The small congregation gathered in the entry way of the narthex to begin. As is our tradition, each of us received a small hand-fashioned cross and palm branch. Our new priest, Father Bush, began with a prayer. Then, the rest of us joined in with a gospel reading.
We had said only a few phrases when the large wooden door flew open. Rain spattered inside. My mother appeared and announced in a loud voice, “Hey there, y’all. I’m Elsa Frawley, Joy’s mother. I’m not gonna stand here, though. I’m gonna go sit down while y’all do your thing.”
I glanced at Clint then at our dear friend, Jay Howton. Both were stifling laughs. But Father Bush seemed unaffected. He gently tried to pin a cross on my mother’s blouse. She brushed his hand away.
“Move so I can go sit down!” she said.
He complied and waited for Peggy and Mother to take their seats before he began again. About halfway through the gospel reading, my mother’s voice rose above that of Father Bush’s and drifted all the way to the narthex.
“Isn’t this a pretty church, Peggy? It’s been here for a hunderd years.”
The priest continued. I’m sure I saw him smile as he read.
He finished the gospel. Then, he led the processional down the centre aisle of the sanctuary. Behind him, Jay carried the ornate gospel book. Clint carried the large golden cross on a staff behind Jay.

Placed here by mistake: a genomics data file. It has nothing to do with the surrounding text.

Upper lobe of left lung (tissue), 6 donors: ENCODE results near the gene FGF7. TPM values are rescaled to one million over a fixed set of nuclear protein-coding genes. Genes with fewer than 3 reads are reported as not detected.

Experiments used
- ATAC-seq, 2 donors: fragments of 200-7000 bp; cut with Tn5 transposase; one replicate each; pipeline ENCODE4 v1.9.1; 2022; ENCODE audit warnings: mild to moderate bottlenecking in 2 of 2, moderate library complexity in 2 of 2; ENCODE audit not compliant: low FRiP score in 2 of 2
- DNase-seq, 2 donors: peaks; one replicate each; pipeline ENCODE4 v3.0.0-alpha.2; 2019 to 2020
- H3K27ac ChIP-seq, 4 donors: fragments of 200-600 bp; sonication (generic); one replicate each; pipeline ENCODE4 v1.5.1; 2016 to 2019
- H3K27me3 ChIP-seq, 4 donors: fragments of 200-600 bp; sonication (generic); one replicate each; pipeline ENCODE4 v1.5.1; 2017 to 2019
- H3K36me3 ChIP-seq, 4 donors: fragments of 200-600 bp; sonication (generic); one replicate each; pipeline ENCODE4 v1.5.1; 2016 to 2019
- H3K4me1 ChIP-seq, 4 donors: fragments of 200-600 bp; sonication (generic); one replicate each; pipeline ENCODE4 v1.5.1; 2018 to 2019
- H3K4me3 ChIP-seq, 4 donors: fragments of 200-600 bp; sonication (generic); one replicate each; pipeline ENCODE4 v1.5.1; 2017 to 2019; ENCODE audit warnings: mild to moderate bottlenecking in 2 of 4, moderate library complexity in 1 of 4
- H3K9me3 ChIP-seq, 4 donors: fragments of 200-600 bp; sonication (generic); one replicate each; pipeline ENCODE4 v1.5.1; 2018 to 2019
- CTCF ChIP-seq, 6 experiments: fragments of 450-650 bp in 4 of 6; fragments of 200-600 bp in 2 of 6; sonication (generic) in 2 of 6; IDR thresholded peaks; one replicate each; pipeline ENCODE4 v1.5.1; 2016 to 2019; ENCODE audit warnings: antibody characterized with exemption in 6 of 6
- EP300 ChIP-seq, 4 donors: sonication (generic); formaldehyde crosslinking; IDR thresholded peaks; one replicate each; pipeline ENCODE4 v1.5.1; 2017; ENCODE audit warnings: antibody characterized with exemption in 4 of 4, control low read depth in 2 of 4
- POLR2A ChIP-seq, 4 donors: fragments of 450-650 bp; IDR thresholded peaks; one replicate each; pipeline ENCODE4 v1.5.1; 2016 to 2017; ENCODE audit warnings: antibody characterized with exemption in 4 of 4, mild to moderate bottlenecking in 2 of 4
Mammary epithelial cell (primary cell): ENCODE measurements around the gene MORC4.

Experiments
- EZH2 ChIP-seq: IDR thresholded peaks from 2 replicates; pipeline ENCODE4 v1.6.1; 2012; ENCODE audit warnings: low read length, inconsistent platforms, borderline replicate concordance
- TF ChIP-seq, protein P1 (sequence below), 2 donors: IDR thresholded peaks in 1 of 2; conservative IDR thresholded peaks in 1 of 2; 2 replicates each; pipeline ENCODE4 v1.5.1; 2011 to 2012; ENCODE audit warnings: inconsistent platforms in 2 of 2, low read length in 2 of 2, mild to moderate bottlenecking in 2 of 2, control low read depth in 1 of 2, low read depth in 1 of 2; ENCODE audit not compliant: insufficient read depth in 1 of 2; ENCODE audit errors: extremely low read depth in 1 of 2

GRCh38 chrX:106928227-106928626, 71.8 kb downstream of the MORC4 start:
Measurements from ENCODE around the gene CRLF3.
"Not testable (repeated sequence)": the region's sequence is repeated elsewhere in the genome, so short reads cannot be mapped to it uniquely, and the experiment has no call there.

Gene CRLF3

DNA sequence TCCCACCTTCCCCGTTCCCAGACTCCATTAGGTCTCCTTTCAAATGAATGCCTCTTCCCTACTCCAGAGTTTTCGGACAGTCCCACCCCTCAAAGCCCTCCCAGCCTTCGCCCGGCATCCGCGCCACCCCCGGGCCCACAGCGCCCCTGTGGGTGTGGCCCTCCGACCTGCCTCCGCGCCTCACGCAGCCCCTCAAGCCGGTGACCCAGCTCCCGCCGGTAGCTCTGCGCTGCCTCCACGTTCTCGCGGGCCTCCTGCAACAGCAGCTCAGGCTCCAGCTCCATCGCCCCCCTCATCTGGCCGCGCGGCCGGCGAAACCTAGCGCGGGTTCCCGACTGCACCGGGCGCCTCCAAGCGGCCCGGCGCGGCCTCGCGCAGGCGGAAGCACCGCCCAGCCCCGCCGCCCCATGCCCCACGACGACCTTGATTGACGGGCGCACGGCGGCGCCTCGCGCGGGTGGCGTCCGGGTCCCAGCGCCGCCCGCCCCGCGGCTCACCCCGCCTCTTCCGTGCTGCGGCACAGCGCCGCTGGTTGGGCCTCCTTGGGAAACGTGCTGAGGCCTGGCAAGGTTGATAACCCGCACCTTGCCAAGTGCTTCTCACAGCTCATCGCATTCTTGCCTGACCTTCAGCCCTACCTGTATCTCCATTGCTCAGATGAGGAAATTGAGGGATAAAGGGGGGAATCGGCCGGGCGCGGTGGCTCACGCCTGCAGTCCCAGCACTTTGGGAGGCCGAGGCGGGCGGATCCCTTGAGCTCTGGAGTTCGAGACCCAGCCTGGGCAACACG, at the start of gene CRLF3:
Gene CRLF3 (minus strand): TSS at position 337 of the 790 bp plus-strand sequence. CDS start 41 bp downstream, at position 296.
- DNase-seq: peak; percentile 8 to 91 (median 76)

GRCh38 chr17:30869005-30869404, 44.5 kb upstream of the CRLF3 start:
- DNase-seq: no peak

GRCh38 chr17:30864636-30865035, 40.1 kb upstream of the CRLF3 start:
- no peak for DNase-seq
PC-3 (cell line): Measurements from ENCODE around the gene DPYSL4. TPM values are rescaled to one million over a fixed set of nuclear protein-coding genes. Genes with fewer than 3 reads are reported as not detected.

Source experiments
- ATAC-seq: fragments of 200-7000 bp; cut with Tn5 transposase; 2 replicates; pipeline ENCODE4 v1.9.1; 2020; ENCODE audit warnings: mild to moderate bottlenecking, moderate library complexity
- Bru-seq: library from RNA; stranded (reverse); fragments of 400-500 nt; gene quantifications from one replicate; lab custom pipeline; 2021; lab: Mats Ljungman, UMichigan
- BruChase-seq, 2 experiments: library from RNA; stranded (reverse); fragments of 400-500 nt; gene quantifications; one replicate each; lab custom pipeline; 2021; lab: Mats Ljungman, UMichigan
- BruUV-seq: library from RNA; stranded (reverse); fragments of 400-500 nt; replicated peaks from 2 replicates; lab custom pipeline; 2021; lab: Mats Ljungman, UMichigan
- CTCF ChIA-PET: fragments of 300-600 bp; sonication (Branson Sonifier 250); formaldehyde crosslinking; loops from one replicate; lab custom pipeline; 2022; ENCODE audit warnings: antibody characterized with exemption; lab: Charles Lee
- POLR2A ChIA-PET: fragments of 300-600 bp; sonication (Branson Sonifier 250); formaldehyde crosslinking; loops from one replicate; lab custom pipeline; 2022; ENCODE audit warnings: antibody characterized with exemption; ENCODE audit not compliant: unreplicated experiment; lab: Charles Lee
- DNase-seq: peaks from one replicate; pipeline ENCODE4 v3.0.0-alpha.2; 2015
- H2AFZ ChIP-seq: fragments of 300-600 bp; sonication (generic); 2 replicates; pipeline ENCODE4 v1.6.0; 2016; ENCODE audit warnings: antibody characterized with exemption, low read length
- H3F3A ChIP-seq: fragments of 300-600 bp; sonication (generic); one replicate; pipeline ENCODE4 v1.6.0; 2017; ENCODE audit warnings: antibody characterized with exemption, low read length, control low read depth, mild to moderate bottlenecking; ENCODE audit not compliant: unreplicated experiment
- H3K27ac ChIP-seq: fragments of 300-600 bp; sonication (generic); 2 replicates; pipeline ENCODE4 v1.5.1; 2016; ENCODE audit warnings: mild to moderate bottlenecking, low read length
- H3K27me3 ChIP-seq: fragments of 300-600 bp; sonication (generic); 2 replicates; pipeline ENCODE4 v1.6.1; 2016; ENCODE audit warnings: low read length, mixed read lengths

As Clint walked by, my mother shouted, “Hey honey! You look like a doll!”
I’m absolutely certain that he cringed as he made his way to his seat near the altar.
During the homily, my mother got restless. Just as we began the Lord’s Prayer, she said loud enough for all to hear.
“Hey, Peggy, you got any gum?”
Peggy whispered something to Mother. Clint’s shoulders shook as he tried not to laugh out loud.
About midway through the service, I was certain that Mother would want to leave, just as she’d done years ago in a rather infamous event. After listening to a sermon for a little over twenty minutes, my mother got up, glared at the priest, and stuck out her arm. With her index finger, she tapped several times on her watch, turned around, and walked out.
But this Sunday, she sat through the whole service, and I thought we were home free until it came time for Holy Eucharist. When Mother saw the altar being prepared, she nudged Peggy.